(CNN) - Mitt Romney, who is spending this week promoting a plan for America's public school system, spent Thursday morning defending his stance that smaller class sizes don't necessarily equate with better learning in schools.
Romney participated in an education roundtable at a charter school in Philadelphia the day after laying out his education plan to Latino small business owners in Washington. Romney's plan emphasizes school choice over other factors, including efforts to reduce the number of students in classrooms.
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Speaking of his time as governor of Massachusetts, Romney said he was frequently told that smaller class sizes would lead to better learning, but that certain studies advised otherwise.
"I came into office and talked to people and said, 'What can we do to improve our schools?'" Romney said at his Thursday event. "And a number of folks said we need smaller classroom sizes, that will make the biggest difference."
Romney went on to cite a study that showed no correlation between classroom size and performance, naming schools in Cambridge, Massachusetts as an example.
"The schools in the district with the smallest classroom sizes had students performing in the bottom 10%," Romney said. "Just getting smaller classrooms didn't seem to be the key."
Romney was pressed on his stance by a music teacher at the charter school who questioned the research Romney cited.
"I can't think of any teacher in the whole time I've been teaching, for 10 years, 13 years, who would say that more students would benefit them," Steven Morris, the teacher, said. "And I can't think of a parent who would say 'I would like my student to be in a classroom with a lot of kids with only one teacher.' So I'm kind of wondering where this research comes from."
Another teacher participating in the roundtable said unequivocally that he had too many students in his classroom.
"It's too large," the second teacher said. "It varies between classes, anywhere between 20 and 28. You can give more personalized attention to each student if you have a smaller class size."
Romney responded by naming a study from the McKinsey Global Institute, which is associated with the management consultancy McKinsey and Co. The presumptive GOP presidential nominee said the group's research compared class sizes in countries around the world, and showed the highest performing schools had class sizes the same as in the United States.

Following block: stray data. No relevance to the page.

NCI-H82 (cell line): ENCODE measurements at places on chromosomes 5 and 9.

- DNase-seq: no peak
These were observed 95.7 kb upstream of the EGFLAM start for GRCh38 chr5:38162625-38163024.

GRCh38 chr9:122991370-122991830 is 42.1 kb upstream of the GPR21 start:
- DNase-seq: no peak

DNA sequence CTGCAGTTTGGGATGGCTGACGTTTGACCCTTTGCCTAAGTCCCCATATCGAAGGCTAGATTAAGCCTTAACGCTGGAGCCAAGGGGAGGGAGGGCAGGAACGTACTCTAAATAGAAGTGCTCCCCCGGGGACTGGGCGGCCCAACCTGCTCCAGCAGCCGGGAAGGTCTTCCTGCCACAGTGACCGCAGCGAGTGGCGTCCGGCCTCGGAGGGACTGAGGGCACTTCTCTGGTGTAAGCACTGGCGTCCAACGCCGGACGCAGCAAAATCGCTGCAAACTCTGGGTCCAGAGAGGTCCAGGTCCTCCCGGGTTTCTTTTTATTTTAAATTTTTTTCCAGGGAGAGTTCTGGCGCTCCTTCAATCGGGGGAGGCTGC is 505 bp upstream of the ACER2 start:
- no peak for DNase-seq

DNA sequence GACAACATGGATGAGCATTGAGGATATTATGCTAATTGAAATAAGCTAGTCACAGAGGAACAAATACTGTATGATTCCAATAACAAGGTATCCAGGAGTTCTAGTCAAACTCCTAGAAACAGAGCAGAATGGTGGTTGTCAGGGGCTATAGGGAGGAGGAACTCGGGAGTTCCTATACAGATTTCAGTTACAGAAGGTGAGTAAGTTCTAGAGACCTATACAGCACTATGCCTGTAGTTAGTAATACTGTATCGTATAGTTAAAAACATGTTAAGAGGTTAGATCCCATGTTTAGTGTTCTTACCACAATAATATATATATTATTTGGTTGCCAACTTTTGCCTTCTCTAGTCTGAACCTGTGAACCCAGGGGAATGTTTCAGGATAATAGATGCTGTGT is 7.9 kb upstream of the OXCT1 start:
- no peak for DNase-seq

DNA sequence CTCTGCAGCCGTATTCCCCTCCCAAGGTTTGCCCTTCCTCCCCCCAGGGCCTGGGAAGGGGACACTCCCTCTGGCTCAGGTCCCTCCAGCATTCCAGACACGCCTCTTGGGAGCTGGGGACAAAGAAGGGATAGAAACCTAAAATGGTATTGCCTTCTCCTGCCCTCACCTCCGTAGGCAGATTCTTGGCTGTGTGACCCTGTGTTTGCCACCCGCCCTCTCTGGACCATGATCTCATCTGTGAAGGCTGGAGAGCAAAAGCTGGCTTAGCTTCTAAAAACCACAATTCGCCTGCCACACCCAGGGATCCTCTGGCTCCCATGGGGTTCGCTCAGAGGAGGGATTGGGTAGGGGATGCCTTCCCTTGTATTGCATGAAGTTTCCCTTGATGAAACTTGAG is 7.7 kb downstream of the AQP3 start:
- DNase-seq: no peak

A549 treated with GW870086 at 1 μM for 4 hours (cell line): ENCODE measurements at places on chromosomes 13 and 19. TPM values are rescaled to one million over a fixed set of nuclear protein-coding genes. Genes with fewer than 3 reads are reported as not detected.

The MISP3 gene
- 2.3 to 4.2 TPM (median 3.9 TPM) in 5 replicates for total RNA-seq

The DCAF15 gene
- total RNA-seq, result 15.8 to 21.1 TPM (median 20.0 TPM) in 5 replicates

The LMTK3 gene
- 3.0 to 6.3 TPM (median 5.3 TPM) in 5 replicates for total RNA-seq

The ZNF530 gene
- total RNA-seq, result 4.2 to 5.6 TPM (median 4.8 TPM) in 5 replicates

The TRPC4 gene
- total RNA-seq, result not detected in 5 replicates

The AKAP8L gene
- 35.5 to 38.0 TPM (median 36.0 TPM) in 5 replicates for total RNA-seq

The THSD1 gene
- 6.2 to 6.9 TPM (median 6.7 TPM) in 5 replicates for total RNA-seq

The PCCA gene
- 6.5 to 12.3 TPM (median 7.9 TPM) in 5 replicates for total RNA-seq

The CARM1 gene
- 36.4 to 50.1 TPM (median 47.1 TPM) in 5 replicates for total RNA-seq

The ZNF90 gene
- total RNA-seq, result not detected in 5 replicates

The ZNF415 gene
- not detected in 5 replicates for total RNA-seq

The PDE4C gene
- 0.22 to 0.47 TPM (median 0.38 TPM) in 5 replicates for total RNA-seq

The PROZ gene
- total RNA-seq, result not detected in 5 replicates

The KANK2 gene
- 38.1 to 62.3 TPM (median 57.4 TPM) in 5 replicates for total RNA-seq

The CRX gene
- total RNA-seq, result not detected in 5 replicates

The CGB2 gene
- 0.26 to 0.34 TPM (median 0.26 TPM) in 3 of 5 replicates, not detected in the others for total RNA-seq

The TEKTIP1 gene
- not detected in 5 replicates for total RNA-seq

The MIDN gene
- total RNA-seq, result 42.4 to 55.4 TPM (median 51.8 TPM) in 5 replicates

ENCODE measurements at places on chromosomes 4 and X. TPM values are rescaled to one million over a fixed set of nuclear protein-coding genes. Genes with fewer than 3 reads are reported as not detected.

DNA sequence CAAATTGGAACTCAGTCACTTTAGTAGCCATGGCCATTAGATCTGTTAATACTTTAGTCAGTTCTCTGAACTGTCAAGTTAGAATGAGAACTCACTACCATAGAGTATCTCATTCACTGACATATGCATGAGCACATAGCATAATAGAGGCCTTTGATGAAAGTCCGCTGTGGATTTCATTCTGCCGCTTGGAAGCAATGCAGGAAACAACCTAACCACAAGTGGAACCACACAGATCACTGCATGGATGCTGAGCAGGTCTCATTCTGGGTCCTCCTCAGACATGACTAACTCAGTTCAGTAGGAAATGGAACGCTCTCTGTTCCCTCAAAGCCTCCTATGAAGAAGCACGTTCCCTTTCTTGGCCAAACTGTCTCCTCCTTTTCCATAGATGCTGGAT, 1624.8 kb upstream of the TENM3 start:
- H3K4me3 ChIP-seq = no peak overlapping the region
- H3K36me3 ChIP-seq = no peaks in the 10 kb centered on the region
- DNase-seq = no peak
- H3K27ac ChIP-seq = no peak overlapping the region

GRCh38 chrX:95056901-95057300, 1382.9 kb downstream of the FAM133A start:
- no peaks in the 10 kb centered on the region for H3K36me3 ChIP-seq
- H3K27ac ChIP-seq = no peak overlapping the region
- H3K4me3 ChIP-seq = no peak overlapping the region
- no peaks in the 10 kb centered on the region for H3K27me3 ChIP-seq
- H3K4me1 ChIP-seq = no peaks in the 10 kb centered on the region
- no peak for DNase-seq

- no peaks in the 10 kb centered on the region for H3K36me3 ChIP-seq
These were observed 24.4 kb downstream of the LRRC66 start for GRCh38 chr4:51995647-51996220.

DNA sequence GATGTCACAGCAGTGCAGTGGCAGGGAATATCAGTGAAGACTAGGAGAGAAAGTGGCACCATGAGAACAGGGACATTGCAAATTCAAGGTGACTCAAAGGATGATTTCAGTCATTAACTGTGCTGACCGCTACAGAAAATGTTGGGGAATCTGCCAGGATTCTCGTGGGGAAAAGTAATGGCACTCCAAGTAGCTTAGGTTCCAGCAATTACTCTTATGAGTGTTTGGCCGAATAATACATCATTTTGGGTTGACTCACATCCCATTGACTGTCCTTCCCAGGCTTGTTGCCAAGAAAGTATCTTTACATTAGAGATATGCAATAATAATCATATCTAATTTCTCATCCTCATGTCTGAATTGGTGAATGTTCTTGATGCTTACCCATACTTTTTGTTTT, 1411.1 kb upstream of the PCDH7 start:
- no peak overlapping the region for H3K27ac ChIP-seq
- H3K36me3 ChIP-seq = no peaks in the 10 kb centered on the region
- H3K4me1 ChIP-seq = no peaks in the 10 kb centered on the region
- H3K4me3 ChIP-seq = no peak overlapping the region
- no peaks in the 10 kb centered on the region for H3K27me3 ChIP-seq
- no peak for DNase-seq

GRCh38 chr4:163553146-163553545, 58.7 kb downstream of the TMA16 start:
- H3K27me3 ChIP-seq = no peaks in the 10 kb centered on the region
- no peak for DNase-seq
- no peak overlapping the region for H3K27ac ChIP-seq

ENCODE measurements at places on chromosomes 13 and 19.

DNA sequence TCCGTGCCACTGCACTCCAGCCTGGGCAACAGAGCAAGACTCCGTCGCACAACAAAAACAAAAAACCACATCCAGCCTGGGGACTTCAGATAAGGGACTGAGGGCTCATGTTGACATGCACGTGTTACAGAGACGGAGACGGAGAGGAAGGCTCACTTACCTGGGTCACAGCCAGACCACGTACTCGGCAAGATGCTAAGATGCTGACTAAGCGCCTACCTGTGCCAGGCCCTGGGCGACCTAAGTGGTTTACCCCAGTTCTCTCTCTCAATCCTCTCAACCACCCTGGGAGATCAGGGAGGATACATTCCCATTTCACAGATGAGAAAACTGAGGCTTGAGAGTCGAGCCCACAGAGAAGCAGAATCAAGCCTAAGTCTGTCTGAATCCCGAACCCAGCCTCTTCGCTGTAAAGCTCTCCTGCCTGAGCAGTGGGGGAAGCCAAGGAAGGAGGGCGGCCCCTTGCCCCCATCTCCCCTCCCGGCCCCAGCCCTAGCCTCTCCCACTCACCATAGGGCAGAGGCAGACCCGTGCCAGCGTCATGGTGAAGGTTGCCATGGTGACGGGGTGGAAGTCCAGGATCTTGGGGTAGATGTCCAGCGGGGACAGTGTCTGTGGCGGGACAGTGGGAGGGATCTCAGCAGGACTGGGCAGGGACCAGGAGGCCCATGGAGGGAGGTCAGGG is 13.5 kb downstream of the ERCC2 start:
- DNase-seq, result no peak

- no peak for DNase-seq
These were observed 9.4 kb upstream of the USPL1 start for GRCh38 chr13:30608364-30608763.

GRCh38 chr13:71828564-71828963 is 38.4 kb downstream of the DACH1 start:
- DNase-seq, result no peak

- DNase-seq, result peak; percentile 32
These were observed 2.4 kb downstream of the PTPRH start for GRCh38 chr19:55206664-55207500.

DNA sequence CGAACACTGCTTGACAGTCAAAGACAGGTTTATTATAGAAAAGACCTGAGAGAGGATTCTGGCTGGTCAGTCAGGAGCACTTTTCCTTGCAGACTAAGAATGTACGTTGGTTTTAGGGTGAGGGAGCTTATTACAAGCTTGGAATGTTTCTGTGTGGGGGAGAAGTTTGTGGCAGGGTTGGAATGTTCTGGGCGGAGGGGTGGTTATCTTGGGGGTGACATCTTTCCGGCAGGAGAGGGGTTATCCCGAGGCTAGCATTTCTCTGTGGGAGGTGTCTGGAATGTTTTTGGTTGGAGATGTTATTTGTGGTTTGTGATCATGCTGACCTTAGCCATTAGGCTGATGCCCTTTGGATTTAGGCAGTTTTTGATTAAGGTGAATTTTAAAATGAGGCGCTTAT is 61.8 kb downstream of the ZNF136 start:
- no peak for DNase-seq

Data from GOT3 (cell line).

"So it's not the classroom size that's driving the success of those school systems," Romney concluded. More important, he said, was recruiting the best teachers and ensuring administrators have the correct priorities in leading schools.
While Romney cited one study to seemingly question the benefit of smaller class sizes, the majority of research does point to improved learning from smaller classes, according to Education Week.
One large study in Tennessee, which was conducted over a nearly thirty year period, showed students who were placed in a smaller-sized classroom made measurable gains, and performed better even when they were put back in larger classes.
Other studies show that smaller classes lead to higher achievement for minority students and students living below the poverty line.
Education Week notes that initiatives to promote smaller class sizes are costly, and sometimes lead to the hiring of under-qualified teachers.
Lis Smith, a spokeswoman for President Barack Obama's re-election team, responded to Romney's class size stance with a question: "What planet does he live on?"
"At his event today in Philadelphia, we saw Mitt Romney's vision for education and it truly tests commonsense," Smith wrote. "When confronted by teachers who know firsthand the benefits of smaller class sizes, Mitt Romney continued to insist - against all evidence - that larger class sizes are the answer to a good education. And he has even claimed that smaller class sizes 'hurt' education."